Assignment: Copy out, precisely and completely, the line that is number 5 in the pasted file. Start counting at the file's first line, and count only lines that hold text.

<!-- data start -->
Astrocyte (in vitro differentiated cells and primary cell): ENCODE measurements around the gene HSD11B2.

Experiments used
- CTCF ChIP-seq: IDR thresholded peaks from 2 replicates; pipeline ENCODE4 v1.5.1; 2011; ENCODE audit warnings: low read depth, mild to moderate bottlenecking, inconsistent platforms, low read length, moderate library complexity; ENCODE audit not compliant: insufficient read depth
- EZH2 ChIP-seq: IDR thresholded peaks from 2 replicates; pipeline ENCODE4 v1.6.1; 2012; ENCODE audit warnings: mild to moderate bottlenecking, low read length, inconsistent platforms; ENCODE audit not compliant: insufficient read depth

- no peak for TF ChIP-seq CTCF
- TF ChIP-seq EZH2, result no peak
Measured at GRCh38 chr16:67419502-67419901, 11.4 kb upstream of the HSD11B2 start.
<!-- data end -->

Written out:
- no peak for TF ChIP-seq CTCF